Monday, May 13, 2019

Three English Revolutions: An ICH Summer Workshop

[We are moving this up because the deadline of May 15 will soon be upon us.  DRE]

We have the following announcement of an Interdisciplinary Summer Workshop in Constitutional History, to be held July 7-12, 2019, at Stanford, California on "Three English Revolutions."  The workshop is sponsored by the Institute for Constitutional History with the Stanford Constitutional Law Center.
This seminar will explore the role played by the two seventeenth-century English Revolutions (of 1642-1660 and 1688-9) in the constitutional debates surrounding the American Revolution and the formation of the state and federal constitutions. Particular attention will be paid to the way in which English controversies about representation, the royal prerogative, and the history of parliament reemerged in the American context and shaped the development of the presidency.
The workshop leaders are Eric Nelson, the Robert M. Beren Professor of Government at Harvard University, and Michael McConnell, the Richard and Frances Mallery Professor and Director of the Constitutional Law Center at Stanford Law School, and a Senior Fellow at the Hoover Institution.
Stipends and Support: Participants will receive accommodation at the Munger Graduate Residence on the campus of Stanford Law School and a modest stipend for meals. Participants will also receive a travel reimbursement up to $250. Workshop participants are expected to attend all sessions and engage in all program activities. Eligibility and Application Procedure: The summer workshop is designed for university instructors who now teach or plan to teach courses in constitutional studies, including constitutional history, constitutional law, and related subjects. Instructors who would like to devote a unit of a survey course to constitutional history are also welcome to apply. All university-level instructors are encouraged to apply, including adjuncts and part-time faculty members, and post-doctoral fellows from any academic discipline associated with constitutional studies (history, political science, law, anthropology, sociology, literary criticism, etc.).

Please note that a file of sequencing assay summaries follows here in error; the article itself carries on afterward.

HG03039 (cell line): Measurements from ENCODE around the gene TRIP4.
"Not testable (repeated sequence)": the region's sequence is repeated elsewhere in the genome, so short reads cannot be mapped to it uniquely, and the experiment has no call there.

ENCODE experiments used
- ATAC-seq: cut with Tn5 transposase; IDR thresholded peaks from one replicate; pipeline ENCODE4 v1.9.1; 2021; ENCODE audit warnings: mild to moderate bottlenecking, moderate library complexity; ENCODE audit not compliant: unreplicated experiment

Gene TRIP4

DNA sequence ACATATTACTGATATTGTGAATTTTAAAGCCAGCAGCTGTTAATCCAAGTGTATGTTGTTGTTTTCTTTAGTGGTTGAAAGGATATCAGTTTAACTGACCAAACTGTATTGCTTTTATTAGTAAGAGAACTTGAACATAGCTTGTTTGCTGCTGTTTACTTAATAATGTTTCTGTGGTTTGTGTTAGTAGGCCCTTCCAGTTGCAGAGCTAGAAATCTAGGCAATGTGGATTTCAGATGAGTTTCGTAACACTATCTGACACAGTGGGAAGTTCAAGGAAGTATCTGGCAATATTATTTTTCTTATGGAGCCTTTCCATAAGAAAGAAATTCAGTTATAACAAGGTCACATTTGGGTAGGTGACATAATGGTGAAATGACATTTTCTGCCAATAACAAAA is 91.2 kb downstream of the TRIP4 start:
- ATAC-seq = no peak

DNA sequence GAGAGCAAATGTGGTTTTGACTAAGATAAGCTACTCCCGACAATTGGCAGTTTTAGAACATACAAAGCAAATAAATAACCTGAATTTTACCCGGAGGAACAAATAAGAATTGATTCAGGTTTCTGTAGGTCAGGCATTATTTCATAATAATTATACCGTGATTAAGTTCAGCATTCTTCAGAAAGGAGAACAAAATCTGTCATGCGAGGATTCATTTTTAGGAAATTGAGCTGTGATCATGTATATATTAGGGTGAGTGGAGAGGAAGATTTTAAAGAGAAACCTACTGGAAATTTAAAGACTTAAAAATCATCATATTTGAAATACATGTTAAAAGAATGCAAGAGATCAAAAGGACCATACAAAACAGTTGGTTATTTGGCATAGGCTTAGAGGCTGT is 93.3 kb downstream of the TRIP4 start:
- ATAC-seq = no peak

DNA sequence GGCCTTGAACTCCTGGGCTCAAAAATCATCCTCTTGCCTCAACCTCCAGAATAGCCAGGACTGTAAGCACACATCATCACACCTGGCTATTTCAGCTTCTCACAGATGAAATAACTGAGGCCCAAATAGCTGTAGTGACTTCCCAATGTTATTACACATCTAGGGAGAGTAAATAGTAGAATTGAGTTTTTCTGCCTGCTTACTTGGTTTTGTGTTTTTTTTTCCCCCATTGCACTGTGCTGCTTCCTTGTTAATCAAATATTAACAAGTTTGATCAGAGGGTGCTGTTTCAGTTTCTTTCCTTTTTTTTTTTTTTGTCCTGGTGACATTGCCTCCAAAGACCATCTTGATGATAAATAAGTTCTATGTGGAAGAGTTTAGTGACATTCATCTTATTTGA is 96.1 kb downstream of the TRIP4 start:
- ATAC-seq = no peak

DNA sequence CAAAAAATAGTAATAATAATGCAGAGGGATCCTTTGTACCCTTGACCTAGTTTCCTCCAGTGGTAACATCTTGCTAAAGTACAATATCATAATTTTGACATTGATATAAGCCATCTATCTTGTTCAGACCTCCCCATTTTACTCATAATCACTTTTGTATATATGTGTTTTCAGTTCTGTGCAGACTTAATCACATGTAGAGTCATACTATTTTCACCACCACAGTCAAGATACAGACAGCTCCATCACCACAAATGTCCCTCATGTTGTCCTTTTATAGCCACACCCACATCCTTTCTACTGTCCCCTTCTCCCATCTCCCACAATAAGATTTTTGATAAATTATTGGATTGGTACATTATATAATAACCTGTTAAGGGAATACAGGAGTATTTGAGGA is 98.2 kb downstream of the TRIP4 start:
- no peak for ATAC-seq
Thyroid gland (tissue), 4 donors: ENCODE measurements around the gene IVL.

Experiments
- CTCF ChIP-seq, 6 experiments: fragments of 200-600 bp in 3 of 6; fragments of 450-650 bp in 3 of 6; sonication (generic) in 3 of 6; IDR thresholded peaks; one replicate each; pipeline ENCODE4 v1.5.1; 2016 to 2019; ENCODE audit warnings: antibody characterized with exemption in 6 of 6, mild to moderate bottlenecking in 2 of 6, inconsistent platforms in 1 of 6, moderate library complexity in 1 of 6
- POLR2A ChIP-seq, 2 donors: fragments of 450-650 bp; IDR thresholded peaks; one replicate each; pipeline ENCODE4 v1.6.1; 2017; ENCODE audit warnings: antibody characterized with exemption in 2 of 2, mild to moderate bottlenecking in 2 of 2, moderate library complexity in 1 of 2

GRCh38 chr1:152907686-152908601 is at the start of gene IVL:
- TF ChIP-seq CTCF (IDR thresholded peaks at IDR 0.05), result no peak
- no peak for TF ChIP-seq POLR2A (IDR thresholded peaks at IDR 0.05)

To apply, please submit the following materials: a detailed résumé or curriculum vitae with contact information; syllabi from any undergraduate course(s) in constitutional studies you currently teach; a 500- word statement describing your interest in both constitutional studies and this workshop; and a letter of recommendation from your department chair or other professional reference (sent separately by e-mail or post). The application statement should address your professional background, any special perspectives or experiences you might bring to the workshop, and how the workshop will enhance your teaching in constitutional studies. The Deadline for Applications deadline is May 15, 2019. Applications should be sent via electronic mail to Successful applicants will be notified soon thereafter.

For Further Information Please Contact: Maeva Marcus Director, Institute for Constitutional History New-York Historical Society and The George Washington University Law School (202) 994-6562